November 20. 2016 9:17PM

Donation helps Raymond Historical Society get back on track after burglary

By JASON SCHREIBER
Union Leader Correspondent


A Londonderry man has donated old train memorabilia to the Raymond Historical Society after learning that thieves broke into a 1932 Boston & Maine railroad caboose used to display items. (Jason Schreiber/Union Leader Correspondent)

RAYMOND — A Londonderry man’s donation of old train memorabilia has put the Raymond Historical Society back on track after a theft earlier this year.

Raymond Longa decided to donate several items from his late father’s collection of antiques after reading a story in the New Hampshire Union Leader about how thieves had broken into a caboose from 1932 at the historical society and stole memorabilia that was on display.

Longa said his father was an antiques dealer and had collected the items over the years. He hoped the donation would replace some of what the historical society lost.

“It’s time to start passing all of this on,” he said.

The donated items included a set of gold and a set of silver coat button covers from a Boston & Maine railroad conductor’s uniform; a lantern catalog believed to be from the 1940s; an early 1900s booklet titled “Mountains of New England” published by the Boston & Maine Railroad; a pocket list of railroad officials from 1959; and period advertisements for railroad equipment.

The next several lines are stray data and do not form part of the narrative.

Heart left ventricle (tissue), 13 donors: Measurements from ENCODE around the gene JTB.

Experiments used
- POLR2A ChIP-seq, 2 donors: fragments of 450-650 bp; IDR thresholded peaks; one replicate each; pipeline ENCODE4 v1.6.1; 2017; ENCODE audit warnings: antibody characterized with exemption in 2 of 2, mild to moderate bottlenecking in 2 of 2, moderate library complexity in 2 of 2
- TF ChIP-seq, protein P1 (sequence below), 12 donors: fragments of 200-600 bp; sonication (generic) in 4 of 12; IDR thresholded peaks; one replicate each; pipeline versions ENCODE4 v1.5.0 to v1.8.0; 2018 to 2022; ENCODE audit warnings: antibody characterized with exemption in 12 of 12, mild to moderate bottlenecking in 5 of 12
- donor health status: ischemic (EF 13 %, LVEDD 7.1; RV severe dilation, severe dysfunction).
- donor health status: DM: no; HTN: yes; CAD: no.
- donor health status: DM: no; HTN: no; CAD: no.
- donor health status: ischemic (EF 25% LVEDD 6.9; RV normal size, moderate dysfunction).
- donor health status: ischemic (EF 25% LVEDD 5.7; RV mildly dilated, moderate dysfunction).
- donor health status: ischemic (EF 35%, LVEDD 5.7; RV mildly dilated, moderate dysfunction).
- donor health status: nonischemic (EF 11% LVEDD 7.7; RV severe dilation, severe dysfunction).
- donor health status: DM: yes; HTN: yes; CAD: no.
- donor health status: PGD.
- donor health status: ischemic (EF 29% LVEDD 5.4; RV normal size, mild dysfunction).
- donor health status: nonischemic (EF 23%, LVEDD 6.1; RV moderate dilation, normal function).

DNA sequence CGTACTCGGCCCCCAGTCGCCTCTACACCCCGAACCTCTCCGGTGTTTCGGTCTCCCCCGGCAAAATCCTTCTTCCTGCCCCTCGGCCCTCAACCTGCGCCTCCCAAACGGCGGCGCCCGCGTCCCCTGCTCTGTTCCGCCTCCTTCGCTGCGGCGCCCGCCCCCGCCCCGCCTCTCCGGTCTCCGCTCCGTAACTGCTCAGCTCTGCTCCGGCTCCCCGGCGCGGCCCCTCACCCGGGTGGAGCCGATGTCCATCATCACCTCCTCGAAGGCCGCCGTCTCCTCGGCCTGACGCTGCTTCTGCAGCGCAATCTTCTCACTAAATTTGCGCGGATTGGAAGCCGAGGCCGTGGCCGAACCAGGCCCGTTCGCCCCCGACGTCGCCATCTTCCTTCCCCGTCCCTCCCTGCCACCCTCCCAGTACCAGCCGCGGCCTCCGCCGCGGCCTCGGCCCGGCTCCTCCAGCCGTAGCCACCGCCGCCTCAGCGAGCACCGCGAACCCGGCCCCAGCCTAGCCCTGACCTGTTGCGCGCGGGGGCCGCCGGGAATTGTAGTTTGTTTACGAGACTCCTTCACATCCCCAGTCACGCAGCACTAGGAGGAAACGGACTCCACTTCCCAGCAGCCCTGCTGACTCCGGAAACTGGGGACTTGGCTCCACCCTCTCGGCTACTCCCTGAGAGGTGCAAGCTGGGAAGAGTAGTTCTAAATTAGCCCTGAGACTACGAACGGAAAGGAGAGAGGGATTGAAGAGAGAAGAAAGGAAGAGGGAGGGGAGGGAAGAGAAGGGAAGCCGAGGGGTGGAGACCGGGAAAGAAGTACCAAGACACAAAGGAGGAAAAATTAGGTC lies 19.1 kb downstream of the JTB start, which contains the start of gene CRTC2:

“I just thought it was so thoughtful of him. It was nice of him to reach out from another town,” said Diane DeBruyckere, historical society president.

DeBruyckere said the uniform button covers donated by Longa were similar to some of the ones stolen when the caboose that was parked outside the historical society was burglarized in April.

A Boston & Maine conductor’s cap was taken from the head of a mannequin dressed up as a train conductor during the break-in, along with a train donation box, more than 20 railroad uniform buttons, two rare railroad police badges, railroad patches, and a roll of novelty paper.

The only items recovered were the conductor’s cap and the novelty paper.

Nathan Fortier, 20, of Pembroke, Ronald Fitzwater, 19, of Concord, and a 17-year-old were charged in connection with the incident.

They were ordered to pay restitution that covered the $1,000 deductible through the historical society’s insurance policy, DeBruyckere said, but the total claim for the cost of the stolen items and property damage was nearly $10,000.

Some of Longa’s donated items are new to the historical society’s railroad collection. DeBruyckere said she appreciated the donation and is glad the public will be able to see them on display.

The items had little value to Longa.

“I’m at an age where I have to start shedding stuff and giving it to them was just a natural fit,” he said.

jschreiber@newstote.com